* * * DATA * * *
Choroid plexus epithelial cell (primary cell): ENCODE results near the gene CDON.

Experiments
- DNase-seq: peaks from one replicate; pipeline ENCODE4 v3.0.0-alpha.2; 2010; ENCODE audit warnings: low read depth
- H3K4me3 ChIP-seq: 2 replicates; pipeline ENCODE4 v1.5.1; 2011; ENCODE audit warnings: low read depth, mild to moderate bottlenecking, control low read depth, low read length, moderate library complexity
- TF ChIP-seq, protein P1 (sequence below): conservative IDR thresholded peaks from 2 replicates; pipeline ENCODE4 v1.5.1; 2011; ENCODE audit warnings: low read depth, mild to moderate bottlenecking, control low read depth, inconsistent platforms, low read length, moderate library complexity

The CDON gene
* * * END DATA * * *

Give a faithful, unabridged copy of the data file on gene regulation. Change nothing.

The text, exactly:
Choroid plexus epithelial cell (primary cell): ENCODE results near the gene CDON.

Experiments
- DNase-seq: peaks from one replicate; pipeline ENCODE4 v3.0.0-alpha.2; 2010; ENCODE audit warnings: low read depth
- H3K4me3 ChIP-seq: 2 replicates; pipeline ENCODE4 v1.5.1; 2011; ENCODE audit warnings: low read depth, mild to moderate bottlenecking, control low read depth, low read length, moderate library complexity
- TF ChIP-seq, protein P1 (sequence below): conservative IDR thresholded peaks from 2 replicates; pipeline ENCODE4 v1.5.1; 2011; ENCODE audit warnings: low read depth, mild to moderate bottlenecking, control low read depth, inconsistent platforms, low read length, moderate library complexity

The CDON gene